It may indeed seem counterintuitive, but one way to think about this phenomenon is that populations migrating outward often retain and carry with them "older" features of the original language, which are later lost in the place of origin. American English is one example of this. Another comes from my own background: my fathers' ancestors were Germans (specifically Swabians from the Duchy of Wurttemberg) who emigrated to the Russian Empire in the late 1700s and early 1800s, and who later came to the United States (c. 1900), settling in the region of the Dakotas. The German dialect spoken by those immigrants to the U.S. (Central Dakota German) apparently retained some archaic 18th-century features lost in standard German, as well as adding some innovations of its own.
(My father owns a book on Central Dakota German, which describes some of the features of that language. I don't speak Dakota German myself, but I had a great-aunt who did.)

In Guns, Germs, and Steel, Jared Diamond describes a related phenomenon: the languages spoken at the original core of a language family often show greater fundamental diversity than those resulting from far-flung expansion; there may be a large number of peripheral languages, but they all descend from a small number of "migrating" ones, often within the same subfamily, and thus share many of the same basic features. According to Diamond, this phenomenon has been used to show that the Polynesian languages spread south and east from an original homeland in Taiwan (and perhaps southeast China), and the Bantu languages, from what is now southern Nigeria and Cameroon.

On a somewhat different note, Mark also noted in the LCK that the dialect spoken in a capital city or other centers of culture often changes more quickly, while dialects of outlying areas remain more conservative.

I don't want to distract from the thread either, however, particularly as I have little to add to the main theme myself. Does anyone else have sound changes to offer?

p@,
Glenn


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PostPosted: Thu Sep 18, 2003 5:35 pm 
Smeric
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I remember a list of sound changes affecting Proto-Tangkic in the transition to Lardil, Yukulta, and Kayartilt, but I'm not sure I'll be able to find that anytime soon. It was hard enough to track it down the first time.


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PostPosted: Thu Sep 18, 2003 5:50 pm 
Smeric
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Glenn Kempf wrote:
On a somewhat different note, Mark also noted in the LCK that the dialect spoken in a capital city or other centers of culture often changes more quickly, while dialects of outlying areas remain more conservative.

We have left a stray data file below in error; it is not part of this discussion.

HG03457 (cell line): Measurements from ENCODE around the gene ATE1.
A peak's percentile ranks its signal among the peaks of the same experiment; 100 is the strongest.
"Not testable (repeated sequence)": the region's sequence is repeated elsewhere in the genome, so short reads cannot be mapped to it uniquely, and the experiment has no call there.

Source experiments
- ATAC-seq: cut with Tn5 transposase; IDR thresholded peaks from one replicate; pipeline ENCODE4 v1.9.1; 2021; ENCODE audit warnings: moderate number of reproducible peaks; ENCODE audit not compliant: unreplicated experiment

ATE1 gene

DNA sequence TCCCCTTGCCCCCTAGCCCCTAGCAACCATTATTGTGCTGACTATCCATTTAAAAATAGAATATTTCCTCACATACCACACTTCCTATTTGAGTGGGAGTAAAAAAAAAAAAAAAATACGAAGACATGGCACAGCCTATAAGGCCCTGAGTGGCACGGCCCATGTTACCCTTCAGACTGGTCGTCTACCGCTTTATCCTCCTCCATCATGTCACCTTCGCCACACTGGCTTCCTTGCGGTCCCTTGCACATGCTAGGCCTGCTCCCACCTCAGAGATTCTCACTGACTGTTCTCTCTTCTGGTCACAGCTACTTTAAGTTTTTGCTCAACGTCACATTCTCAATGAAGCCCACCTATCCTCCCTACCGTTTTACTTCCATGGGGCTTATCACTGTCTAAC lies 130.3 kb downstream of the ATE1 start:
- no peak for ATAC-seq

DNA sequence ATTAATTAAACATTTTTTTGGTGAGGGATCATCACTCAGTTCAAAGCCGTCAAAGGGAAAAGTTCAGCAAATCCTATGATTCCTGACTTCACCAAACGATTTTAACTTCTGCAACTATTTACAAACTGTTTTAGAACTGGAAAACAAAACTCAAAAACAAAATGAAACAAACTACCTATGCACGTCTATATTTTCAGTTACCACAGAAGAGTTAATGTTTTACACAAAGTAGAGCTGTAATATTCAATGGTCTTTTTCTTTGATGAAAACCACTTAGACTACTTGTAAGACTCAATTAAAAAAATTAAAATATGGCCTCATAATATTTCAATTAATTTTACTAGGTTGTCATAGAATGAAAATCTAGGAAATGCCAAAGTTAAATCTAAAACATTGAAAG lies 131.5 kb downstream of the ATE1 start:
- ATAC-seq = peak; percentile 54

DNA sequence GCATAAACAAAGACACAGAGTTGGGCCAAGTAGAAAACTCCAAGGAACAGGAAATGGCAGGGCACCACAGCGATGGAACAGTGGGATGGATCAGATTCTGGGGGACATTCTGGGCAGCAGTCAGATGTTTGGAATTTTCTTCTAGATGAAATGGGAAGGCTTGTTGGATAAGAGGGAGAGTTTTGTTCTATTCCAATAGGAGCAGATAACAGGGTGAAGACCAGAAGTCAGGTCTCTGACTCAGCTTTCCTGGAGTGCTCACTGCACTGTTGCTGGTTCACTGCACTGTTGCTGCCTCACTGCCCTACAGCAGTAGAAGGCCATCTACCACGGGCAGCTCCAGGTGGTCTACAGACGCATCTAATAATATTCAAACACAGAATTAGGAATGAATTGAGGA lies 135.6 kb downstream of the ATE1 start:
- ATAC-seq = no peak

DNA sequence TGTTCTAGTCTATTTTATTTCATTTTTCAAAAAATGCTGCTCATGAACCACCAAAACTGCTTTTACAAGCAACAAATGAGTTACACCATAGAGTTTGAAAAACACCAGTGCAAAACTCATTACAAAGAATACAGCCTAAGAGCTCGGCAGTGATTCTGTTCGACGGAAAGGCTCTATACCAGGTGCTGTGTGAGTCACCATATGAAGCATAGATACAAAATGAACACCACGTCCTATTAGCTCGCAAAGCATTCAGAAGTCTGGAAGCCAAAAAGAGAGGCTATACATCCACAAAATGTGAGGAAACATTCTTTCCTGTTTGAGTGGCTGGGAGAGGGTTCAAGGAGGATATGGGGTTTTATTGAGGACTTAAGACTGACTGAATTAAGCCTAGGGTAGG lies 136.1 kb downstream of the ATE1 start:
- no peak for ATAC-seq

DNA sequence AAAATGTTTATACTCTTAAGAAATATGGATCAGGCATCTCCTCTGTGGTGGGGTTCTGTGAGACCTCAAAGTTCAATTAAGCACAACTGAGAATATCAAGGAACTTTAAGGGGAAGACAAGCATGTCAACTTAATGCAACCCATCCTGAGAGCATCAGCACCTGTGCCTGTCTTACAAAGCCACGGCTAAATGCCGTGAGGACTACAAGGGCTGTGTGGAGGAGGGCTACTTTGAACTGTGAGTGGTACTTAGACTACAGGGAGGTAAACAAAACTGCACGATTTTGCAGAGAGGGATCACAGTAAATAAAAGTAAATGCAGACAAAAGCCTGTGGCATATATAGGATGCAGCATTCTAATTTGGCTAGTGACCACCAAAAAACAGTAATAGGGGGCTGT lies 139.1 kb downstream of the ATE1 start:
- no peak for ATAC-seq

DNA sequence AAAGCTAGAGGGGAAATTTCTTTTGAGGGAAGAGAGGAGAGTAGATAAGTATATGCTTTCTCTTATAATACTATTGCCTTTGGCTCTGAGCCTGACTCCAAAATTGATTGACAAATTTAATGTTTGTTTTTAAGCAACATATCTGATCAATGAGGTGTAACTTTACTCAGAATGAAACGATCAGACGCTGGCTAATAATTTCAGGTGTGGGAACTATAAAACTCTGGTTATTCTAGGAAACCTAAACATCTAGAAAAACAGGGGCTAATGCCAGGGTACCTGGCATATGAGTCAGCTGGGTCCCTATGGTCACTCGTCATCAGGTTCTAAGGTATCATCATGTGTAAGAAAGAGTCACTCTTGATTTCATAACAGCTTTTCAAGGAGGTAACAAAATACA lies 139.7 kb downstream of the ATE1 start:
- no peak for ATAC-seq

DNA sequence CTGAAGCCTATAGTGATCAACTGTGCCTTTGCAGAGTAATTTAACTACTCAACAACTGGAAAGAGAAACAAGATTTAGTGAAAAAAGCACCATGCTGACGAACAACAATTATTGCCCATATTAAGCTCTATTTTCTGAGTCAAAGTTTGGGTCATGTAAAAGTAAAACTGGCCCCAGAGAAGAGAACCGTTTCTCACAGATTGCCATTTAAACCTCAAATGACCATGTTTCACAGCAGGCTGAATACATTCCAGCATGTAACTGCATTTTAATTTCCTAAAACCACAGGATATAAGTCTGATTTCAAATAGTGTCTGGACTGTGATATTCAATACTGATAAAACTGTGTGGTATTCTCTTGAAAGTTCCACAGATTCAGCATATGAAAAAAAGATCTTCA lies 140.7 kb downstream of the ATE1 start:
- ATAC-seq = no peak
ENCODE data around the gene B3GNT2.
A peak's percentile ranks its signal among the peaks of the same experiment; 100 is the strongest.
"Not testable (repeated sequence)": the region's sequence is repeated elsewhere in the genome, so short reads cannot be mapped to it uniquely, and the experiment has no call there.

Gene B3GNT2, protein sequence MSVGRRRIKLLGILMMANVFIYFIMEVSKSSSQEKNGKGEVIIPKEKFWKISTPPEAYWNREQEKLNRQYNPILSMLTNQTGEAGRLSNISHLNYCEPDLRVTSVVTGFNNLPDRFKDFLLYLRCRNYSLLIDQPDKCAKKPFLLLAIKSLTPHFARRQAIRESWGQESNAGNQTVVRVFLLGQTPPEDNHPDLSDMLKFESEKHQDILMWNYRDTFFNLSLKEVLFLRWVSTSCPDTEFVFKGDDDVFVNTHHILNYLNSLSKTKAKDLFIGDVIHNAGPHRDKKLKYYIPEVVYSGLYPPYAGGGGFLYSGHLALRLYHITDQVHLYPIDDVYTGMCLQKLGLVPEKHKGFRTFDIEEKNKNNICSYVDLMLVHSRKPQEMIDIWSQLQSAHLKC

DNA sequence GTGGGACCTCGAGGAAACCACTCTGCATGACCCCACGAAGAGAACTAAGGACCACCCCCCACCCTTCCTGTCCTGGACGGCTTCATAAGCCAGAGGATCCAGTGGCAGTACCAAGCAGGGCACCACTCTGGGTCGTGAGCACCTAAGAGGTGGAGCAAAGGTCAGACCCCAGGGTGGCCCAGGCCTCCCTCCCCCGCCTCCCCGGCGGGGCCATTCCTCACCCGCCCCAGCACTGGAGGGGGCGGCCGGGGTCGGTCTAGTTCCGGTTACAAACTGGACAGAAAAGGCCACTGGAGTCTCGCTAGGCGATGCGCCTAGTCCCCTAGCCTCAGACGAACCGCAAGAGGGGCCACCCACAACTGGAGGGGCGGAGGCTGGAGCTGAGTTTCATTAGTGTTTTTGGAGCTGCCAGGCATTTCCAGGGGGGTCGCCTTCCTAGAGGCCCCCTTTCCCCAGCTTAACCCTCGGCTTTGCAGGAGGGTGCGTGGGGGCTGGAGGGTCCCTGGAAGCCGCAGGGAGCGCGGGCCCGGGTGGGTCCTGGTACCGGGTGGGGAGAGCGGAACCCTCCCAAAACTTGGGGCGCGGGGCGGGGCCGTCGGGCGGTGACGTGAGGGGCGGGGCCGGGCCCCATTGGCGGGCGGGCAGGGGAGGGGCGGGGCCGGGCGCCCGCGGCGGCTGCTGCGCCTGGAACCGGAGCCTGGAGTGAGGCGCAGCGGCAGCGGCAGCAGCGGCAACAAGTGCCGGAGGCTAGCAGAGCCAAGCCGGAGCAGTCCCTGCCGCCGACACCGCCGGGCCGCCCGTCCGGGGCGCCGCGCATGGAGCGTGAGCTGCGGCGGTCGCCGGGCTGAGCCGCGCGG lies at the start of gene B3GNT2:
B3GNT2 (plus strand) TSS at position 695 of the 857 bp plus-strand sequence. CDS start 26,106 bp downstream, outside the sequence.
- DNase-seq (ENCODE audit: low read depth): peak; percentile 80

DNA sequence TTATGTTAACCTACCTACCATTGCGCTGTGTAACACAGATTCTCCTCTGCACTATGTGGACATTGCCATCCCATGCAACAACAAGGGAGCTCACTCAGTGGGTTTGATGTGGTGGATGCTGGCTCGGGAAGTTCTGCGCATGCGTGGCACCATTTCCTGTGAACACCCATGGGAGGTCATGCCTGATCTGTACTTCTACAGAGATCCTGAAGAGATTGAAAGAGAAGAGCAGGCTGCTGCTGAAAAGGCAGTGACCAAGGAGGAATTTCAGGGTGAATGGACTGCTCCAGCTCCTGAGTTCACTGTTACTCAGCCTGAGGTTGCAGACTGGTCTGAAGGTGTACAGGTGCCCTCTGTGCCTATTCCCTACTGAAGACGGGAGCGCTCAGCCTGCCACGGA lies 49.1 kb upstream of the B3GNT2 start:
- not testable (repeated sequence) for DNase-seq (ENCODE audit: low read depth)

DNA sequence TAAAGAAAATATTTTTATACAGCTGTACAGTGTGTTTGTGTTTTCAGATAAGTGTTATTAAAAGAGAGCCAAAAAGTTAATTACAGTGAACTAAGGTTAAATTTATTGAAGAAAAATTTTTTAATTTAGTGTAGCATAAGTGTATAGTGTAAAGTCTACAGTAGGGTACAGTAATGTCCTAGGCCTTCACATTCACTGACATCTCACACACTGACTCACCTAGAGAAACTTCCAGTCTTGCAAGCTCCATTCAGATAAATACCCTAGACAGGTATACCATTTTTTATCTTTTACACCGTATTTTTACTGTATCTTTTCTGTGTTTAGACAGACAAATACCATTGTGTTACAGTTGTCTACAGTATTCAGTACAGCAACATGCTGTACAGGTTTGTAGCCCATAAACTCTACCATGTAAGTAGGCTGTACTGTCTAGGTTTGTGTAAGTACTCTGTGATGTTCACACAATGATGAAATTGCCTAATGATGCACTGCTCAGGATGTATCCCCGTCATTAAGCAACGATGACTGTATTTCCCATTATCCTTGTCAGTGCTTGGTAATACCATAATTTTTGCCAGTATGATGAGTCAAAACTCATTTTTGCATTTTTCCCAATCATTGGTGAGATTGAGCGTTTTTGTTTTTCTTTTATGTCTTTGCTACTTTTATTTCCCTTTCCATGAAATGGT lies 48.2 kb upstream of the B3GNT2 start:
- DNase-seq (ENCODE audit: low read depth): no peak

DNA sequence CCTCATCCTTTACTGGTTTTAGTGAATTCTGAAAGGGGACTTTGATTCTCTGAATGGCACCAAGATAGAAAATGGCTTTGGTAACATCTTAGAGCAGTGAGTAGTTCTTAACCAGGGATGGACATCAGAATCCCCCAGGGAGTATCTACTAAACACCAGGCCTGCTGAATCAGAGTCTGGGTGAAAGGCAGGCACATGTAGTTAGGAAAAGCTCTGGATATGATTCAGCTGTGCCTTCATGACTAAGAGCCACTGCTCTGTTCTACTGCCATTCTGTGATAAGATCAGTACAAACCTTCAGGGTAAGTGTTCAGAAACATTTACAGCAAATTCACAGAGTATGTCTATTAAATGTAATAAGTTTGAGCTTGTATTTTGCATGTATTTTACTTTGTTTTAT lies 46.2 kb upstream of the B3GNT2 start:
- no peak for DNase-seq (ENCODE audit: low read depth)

The more I read into this matter, the more it seems that all major cities are automatically linguistic islands.

Quote:
I don't want to distract from the thread either, however, particularly as I have little to add to the main theme myself. Does anyone else have sound changes to offer?

p@,
Glenn


I agree. I'm following this conversation with great interest, but I think it should be moved out to another thread.

Old Mandarin (~1300) to modern Pekingese

(From Hsueh's Phonology of Old Mandarin)

ng > 0 /#_
e, o > a /_w
m > n /V_
o > e /_ng
e, o > a /_n
i > e /C_?
? > 0
y > 0 /y + ?_ (y = /j/)
#r + ?# > #? + r#
v > 0
y > 0 /Pr_ (Pr = retroflex consonant IIRC, nothing to do with bilabials)
o > e /_#
? > e /_E (E = ending consonant) except _r
y > 0 /C_w + e + ng
k, kh, h > c, ch, s /_y (c, ch, s are /t?, t?h, ?/)

It goes without saying that this reflects just one interpretation of Old Mandarin phonology. It is also far from exhaustive, since the author intended the list to be an "afterthought" to his book.

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PostPosted: Thu Sep 18, 2003 6:14 pm 
Visanom
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Does anyone know about sound changes in Russian? I need to know for a conlang I'm starting on

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http://www.veche.net/
http://www.veche.net/novegradian - Grammar of Novegradian
http://www.veche.net/alashian - Grammar of Alashian


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PostPosted: Thu Sep 18, 2003 10:15 pm 
Boardlord
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Quechua sound changes

Not final by any means...

Ayacucho

? :> ch
sh :> s
q :> [X] (uvular fricative)

(phonetic interpretation of proto-Quechua ? is uncertain; there was a distinction between ch and ? though)

Cuzco

ch :> ch' (word-initially, 50% of cases... otherwise :> ch)
? :> ch
sh :> s
m :> n / _[+dental | +velar]

p :> [F] / _[+stop] F = bilabial fricative
t, ch, ? :> s / _C
k :> x / _C
q :> X / _C
ll :> l / _q

0 :> h / #_V

Rare or incipient changes:

? :> n (4 of 36 cases)
k :> h / V_V (3 of 47 cases)
q :> h / V_V (2 of 42 cases)
w :> y / _$ (3 of 18 cases; $ = syllable boundary)

Cajamarca

? :> tr
h :> 0 / #_
q :> k
ll :> Z / V_V

Jun?n

? :> tr
r :> l
q :> 0 / #_
q :> ? (glottal stop) elsewhere
s :> h / #_ (about 35% of the time; but 58% of cases before a)

Ancash (Huaraz)

? :> ch
ch :> ts (word-initially, 2/3 of the time; otherwise :> ch)
s :> h / #_ (about 45% of the time)
s :> 0 / [+labial]_V
s :> y / V_i, i_V
s :> w / u_V
s :> h / other V_V
? :> n / #_
ll :> l / #_ (about 18% of the time)
ay :> ee
uy :> ii
aw :> oo
q :> X / V_[-voiced]
q :> [+voice] / *_[+voiced] (* = any phoneme)


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PostPosted: Sat Sep 20, 2003 12:24 am 
Smeric
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Late Middle Chinese (~1000) to Old Mandarin (~1300)
(Hsueh's Phonology of Old Mandarin)

The author uses V1, V2, V3, V4, Vn, Vch, and Vta to represent Late Middle Chinese vowels. I am going to very tentatively assign the values of o, a, ia, e, ?, a(ch) and a(ta) to these vowels. These should be taken as orthographical convenience rather than actual speculation.

I am also going to number tones according to their traditional order, i.e. F1, F2, F3, F4, F5. Since tones change rapidly, it is impossible to accurately reconstruct their values; we can only know how many there were, and agree on an order to renumerate them. Middle Chinese starts out with no F2.

A few more things:

H = a voiced /h/ and a breathy element across the syllable
y = palatalization
w = labialization
j = palatal articulation of previous consonant
r = retroflex articulation of previous consonant

These (H, y, w, j, r) will be treated as separate phonemes in the sound change list; note that they are not.